The former Soviet republic wants to invest in logistic centres and infrastructure, to guarantee a continuous supply to Russia. Tajikistan wants to remedy the shortages that emerged in Russia following the sanctions. For this reason, a commission has been establish on a political level, which will deal with supply of agricultural and other products for which demand exists in Russia.

Figures Polish apple export month after boycott
Eurostat figures show shifts in the Polish apple export in the first month after the boycott. The export to outside the EU decreased by 31%, a year before Russia took up 83% of export to outside the EU. The statistics show a huge increase (+293%) of export to Belarus and Kazakhstan. In absolute figures, that amounts to 2,600 and 1,600 tonnes. Together these countries represented 90% of export outside the EU. Export to Ukraine and Serbia also increased, although the volumes are lower.

China invests in Chechen agriculture
Chinese investors foresee a large investment in Chechnya. The 165 million rouble (3.2 million euro) investment is used, among other things, to build a greenhouse centre. On 220 hectares, rice, fruit and vegetables will have to be grown. The Chinese are also investing in fishery and poultry farming. The project is to start this year.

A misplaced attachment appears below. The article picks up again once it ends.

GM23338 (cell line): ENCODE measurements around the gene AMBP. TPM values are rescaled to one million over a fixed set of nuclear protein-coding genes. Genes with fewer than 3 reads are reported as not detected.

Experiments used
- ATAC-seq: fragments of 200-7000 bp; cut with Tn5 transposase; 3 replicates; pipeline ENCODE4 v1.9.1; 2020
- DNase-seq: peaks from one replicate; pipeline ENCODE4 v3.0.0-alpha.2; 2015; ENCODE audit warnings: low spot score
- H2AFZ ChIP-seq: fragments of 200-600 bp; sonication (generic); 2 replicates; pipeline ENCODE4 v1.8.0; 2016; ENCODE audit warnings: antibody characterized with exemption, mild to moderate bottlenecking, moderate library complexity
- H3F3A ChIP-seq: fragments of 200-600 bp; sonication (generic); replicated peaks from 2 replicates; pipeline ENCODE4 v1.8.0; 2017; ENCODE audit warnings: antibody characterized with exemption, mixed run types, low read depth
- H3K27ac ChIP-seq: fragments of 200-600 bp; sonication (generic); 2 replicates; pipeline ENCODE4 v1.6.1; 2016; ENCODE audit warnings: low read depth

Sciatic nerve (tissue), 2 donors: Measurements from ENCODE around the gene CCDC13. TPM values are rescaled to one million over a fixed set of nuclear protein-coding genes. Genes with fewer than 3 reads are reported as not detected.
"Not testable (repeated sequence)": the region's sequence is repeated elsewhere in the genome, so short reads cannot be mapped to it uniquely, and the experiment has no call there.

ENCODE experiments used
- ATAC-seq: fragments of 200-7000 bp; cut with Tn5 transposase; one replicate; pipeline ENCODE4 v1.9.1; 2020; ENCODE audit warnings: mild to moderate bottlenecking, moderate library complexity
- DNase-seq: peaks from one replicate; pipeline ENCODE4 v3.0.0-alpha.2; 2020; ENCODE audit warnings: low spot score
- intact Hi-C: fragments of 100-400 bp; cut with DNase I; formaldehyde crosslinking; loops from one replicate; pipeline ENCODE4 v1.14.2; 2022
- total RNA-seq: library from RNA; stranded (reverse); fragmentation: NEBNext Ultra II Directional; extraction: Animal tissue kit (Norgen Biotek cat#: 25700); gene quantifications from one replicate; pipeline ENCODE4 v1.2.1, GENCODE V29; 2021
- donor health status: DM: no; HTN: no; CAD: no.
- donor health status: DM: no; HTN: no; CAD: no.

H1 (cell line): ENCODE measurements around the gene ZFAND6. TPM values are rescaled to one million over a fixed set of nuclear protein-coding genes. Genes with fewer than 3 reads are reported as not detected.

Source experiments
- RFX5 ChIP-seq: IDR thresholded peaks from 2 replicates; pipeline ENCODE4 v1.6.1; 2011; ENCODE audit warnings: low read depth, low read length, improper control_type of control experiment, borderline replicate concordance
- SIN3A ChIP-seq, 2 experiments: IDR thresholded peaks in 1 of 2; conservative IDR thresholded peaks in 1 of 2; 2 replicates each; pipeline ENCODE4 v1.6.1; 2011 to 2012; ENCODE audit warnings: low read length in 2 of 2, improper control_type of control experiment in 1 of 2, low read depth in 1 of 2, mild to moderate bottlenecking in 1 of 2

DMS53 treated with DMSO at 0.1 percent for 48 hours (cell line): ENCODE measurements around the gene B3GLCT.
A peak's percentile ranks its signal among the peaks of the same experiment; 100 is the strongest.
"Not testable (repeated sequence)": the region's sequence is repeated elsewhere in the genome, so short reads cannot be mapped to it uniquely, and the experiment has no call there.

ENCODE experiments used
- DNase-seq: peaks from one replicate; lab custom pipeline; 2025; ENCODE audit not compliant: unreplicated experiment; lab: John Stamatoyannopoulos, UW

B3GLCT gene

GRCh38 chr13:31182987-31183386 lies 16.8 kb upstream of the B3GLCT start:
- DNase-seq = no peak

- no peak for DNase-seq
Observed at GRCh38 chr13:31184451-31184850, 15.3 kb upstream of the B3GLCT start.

Russia encourages Sri Lanka to export
During a meeting between Russia and Sri Lanka, the Russian ambassador encouraged exporters to benefit optimally from the opportunities that arose because of the boycott. In addition, access to the Russian market for Sri Lankan fishery and fruit and vegetable trade was discussed. Russian retailers requested detailed information about the products, volumes and availability.

Russia invests in wild berries
The Russian authorities are setting aside extra money for collecting and processing wild produce. Companies that are specialized in collecting berries, mushrooms and nuts in the wild, receive a subsidy for improvement of storage and processing facilities.